Tim: Phil, while your graphics are commendable in their artfulness, their content is spurious. I get the impression that you have copied these from somewhere, as they are simply jpeg files that have been attached. But be that as it may, the descriptions for each of the blue items on the right are mere assertions on your part, and a couple of them I’ve already dealt with. I wonder if you understand what “B” is even saying. It appears to be a restatement of the 1st Law of Thermodynamics, which states that energy can neither be created or destroyed. It can only change form (including into and out of matter, as in E=mc2), and that it does according to the 2nd Law of Thermodynamics. These laws, however, came into being with the universe at T=0, and so they do not apply to the creation event itself. What on earth does “non-immaterial material potential” means? At the least, it’s redundant, as by definition, something that is “non-immaterial” is automatically “material” isn’t it? “C” is likewise fallacious. An atheist has no way to avoid an infinite causal regress either other than to suppose an uncaused first cause — a brute fact, which must be a mindless entity. There is nothing “ad hoc” about having an uncaused first cause. As I’ve said repeatedly, in order for there to be anything at all, there has to be something that is an uncaused first cause. The other points are equally fallacious, but I’m getting tired of this game.

I’ve tried to be patient with you and assumed from the beginning that you were honestly interested in what arguments there are for the Christian position. That is how you approached me in the first place, saying you were “interested in considering any coherent arguments for the Christian position.” But it is clear to me now that this was a ploy. You simply ignore the arguments I’ve put forth and then escalate your attacks to ever more absurd levels.

Given the nature of your recent posts, I can only conclude that I am wasting my time dealing with you any more, and so I intend to just end my participation in this exchange that you initiated. I get the distinct impression that you are making a hobby out of this, just to see how far you can take it before your opponent gets sick of it and says, “Forget this crap!” That’s where I am now. I have spent many hours on this, putting aside other projects I would have liked to spend time on. In the beginning, I found the exchange rather interesting and useful in organizing my own thoughts and honing arguments. That usefulness has played itself out now, and as I have many other demands on my time, you can consider this my last post. Whether any of this has been useful to anybody else, I have no idea. But as I’ve never seen a single comment posted in the place provided on the website, that would seem to indicate few people are actually finding this site. That’s just one more reason for me to end it here.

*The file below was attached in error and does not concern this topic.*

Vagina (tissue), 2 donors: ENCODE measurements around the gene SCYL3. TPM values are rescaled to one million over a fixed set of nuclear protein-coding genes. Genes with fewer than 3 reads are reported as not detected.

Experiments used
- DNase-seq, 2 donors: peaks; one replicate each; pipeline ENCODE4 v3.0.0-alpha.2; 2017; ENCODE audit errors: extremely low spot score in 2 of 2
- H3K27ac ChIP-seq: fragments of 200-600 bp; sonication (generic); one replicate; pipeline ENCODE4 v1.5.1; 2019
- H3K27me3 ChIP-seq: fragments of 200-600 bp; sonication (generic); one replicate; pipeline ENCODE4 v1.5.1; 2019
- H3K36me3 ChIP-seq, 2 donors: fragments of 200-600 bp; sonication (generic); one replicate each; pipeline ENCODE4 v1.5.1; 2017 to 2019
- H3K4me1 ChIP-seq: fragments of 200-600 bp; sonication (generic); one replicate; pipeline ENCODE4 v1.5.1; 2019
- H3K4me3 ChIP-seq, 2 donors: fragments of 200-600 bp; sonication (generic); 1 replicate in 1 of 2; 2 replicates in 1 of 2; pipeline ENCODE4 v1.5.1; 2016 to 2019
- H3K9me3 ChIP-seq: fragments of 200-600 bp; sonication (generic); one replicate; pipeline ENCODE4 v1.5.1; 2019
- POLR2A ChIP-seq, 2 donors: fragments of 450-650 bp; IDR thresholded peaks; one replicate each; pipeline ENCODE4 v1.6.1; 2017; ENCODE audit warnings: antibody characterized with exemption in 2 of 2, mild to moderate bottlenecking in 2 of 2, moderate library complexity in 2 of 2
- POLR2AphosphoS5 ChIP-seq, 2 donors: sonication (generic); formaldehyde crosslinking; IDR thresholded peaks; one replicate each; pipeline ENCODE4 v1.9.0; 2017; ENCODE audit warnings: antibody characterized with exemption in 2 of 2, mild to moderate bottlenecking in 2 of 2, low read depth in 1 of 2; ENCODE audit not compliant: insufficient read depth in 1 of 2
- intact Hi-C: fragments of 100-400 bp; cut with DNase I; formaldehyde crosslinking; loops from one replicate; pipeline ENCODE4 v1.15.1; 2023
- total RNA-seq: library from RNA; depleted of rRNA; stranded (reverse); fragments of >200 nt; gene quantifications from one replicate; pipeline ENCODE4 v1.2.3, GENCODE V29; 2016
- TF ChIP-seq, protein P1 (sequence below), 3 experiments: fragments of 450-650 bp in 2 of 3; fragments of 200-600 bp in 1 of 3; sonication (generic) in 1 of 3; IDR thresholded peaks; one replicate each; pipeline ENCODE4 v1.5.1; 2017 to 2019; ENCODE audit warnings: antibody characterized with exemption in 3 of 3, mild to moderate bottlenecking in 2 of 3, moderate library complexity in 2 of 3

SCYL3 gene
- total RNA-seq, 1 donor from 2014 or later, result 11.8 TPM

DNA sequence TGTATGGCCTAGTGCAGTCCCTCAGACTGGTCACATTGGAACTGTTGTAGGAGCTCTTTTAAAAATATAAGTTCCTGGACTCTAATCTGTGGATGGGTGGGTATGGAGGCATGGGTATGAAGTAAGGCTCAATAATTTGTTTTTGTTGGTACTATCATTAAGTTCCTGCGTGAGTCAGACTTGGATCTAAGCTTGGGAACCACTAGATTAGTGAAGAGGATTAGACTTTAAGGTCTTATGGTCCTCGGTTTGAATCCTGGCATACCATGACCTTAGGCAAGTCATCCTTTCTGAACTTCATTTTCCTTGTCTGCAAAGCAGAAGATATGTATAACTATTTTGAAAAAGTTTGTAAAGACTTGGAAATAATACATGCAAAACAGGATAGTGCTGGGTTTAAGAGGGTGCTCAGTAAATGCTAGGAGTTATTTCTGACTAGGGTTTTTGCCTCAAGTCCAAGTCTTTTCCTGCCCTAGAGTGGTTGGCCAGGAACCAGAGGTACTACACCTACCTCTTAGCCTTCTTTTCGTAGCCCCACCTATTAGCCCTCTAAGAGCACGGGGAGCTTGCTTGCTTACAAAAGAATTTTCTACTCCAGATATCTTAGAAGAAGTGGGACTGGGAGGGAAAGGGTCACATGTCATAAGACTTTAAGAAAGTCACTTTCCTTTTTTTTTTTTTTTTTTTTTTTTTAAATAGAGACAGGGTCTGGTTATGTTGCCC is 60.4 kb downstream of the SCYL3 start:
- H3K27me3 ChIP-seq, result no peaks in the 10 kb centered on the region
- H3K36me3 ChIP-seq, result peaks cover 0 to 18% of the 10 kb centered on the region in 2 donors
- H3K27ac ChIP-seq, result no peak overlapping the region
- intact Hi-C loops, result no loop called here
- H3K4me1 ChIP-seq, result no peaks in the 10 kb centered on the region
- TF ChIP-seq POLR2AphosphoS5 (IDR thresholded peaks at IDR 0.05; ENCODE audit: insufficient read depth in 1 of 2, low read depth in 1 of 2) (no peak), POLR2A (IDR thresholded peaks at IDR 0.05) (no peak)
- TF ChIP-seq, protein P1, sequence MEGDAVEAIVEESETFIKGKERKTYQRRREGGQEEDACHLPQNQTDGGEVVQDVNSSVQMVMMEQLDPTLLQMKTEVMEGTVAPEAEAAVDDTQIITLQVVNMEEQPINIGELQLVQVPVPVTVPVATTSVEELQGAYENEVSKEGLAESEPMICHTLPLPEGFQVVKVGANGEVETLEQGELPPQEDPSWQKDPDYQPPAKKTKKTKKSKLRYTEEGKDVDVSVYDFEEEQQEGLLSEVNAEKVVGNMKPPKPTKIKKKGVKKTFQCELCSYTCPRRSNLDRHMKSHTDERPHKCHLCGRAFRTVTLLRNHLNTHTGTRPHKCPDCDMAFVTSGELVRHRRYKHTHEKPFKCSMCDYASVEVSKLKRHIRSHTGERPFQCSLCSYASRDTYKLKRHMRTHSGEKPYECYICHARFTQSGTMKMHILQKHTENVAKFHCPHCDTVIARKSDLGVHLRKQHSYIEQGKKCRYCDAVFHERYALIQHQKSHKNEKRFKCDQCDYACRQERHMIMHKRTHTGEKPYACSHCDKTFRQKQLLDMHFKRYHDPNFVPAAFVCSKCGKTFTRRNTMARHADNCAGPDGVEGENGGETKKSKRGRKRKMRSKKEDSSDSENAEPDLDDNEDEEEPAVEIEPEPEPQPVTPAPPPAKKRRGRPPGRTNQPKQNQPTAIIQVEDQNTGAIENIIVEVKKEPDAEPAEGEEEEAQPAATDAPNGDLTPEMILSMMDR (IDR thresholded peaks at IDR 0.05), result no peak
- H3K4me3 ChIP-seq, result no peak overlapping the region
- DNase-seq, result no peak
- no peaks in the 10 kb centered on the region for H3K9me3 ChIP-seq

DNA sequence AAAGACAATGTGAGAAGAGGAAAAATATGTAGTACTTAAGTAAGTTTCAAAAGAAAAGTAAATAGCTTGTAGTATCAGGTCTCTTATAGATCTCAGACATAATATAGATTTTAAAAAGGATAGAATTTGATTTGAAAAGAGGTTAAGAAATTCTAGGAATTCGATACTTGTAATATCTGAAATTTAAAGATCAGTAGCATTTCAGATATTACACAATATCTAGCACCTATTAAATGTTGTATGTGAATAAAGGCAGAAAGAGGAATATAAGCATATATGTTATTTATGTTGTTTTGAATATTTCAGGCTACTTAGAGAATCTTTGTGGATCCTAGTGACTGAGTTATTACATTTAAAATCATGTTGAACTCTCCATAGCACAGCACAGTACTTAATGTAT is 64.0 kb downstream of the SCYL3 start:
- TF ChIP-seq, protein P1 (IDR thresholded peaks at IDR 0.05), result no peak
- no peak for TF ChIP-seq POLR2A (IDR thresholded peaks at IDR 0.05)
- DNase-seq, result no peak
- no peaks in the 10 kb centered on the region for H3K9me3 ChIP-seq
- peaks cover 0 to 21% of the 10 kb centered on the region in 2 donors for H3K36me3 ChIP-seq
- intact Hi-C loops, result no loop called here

• Phil: The graphics are my own.

    You say…

    These [physical] laws, however, came into being with the universe at T=0, and so they do not apply to the creation event itself.

    I understand this is your position. It does not appear to be the position of the bulk of actual cosmologists. You’ll need to provided evidence to support your affirmation. I’m claiming that there is no need to suppose physical laws did not always exist, and that there is no need to suppose matter did not exist in some form prior to the beginning of its initial inflation. I’m suggesting that the fact that the vast majority of physicists do not believe in even an Einsteinian god speaks to this, and anyone attempting to go from the big bang to Jesus is misrepresenting the actual positions of cosmologists and their degree of belief in those positions.

    There is most certainly nothing less impossible about an “uncaused first cause” than there is of an eternal universe.

    I was, in fact, truly “interested in considering any coherent arguments for the Christian position.” Yet you want to focus on the more generally theistic notion of a first cause rather than debate me on the meat of christianity; the very notion of redemption. Don’t you think it a bit absurd to go on and on about a first cause (a possibility I clearly am willing to accept if there were sufficient evidence), yet can’t go head-to-head with me on the “good news” central to your world view?

    Review the posts. You’ve only continued responding on those that you’ve found promising to your position (at least until that promise evaporated), yet you have ignored my posts. Now you are the one claiming patience. Don’t you find this a bit odd?

    As for your complaint that, hitherto, this site has not had much traffic, let me point out that websites don’t promote themselves. I was hoping to get you to agree to at least one debate before I began promoting this site, but it looks like that is not going to happen. I think I’ll therefore now promote it a bit.